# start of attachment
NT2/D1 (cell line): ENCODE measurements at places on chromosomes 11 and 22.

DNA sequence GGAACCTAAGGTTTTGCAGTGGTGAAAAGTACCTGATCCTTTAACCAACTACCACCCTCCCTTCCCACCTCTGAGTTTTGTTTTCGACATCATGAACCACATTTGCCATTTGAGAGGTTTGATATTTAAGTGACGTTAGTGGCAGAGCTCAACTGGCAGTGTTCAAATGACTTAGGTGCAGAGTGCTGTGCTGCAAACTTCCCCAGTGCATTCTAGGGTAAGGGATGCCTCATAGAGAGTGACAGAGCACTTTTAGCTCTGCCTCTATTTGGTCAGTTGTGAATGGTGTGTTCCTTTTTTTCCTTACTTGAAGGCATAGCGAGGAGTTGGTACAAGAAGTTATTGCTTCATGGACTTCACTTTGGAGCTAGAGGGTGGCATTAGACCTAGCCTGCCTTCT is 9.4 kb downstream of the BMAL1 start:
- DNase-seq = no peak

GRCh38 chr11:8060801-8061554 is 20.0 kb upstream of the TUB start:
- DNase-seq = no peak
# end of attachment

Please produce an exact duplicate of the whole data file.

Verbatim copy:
NT2/D1 (cell line): ENCODE measurements at places on chromosomes 11 and 22.

DNA sequence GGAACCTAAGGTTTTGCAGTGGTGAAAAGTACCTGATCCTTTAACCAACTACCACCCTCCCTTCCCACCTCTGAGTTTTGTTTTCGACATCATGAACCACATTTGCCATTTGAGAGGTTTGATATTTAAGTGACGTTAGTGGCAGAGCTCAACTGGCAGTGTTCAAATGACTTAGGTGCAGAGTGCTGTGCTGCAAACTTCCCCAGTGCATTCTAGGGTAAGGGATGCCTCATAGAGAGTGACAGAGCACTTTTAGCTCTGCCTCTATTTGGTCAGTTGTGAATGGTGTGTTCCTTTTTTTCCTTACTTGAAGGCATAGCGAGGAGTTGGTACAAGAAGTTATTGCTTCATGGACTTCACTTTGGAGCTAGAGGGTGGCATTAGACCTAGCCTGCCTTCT is 9.4 kb downstream of the BMAL1 start:
- DNase-seq = no peak

GRCh38 chr11:8060801-8061554 is 20.0 kb upstream of the TUB start:
- DNase-seq = no peak